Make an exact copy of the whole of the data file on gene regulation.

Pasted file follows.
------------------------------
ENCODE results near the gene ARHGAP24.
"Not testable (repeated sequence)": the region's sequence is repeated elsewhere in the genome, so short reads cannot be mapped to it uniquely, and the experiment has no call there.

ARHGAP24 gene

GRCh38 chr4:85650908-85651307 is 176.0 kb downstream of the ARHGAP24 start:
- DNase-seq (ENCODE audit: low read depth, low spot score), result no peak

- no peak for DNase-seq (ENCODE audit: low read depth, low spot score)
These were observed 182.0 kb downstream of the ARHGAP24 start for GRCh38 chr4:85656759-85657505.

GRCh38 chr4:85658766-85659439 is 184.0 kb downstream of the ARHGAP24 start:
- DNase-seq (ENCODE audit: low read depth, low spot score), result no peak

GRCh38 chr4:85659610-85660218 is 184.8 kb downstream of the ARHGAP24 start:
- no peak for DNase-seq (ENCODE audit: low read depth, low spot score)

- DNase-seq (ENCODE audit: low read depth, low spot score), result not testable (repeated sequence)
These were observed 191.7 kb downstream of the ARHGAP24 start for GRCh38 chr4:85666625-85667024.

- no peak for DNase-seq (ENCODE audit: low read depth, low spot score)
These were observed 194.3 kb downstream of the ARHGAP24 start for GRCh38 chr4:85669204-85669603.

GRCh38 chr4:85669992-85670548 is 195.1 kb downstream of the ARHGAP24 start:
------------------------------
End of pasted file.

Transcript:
ENCODE results near the gene ARHGAP24.
"Not testable (repeated sequence)": the region's sequence is repeated elsewhere in the genome, so short reads cannot be mapped to it uniquely, and the experiment has no call there.

ARHGAP24 gene

GRCh38 chr4:85650908-85651307 is 176.0 kb downstream of the ARHGAP24 start:
- DNase-seq (ENCODE audit: low read depth, low spot score), result no peak

- no peak for DNase-seq (ENCODE audit: low read depth, low spot score)
These were observed 182.0 kb downstream of the ARHGAP24 start for GRCh38 chr4:85656759-85657505.

GRCh38 chr4:85658766-85659439 is 184.0 kb downstream of the ARHGAP24 start:
- DNase-seq (ENCODE audit: low read depth, low spot score), result no peak

GRCh38 chr4:85659610-85660218 is 184.8 kb downstream of the ARHGAP24 start:
- no peak for DNase-seq (ENCODE audit: low read depth, low spot score)

- DNase-seq (ENCODE audit: low read depth, low spot score), result not testable (repeated sequence)
These were observed 191.7 kb downstream of the ARHGAP24 start for GRCh38 chr4:85666625-85667024.

- no peak for DNase-seq (ENCODE audit: low read depth, low spot score)
These were observed 194.3 kb downstream of the ARHGAP24 start for GRCh38 chr4:85669204-85669603.

GRCh38 chr4:85669992-85670548 is 195.1 kb downstream of the ARHGAP24 start: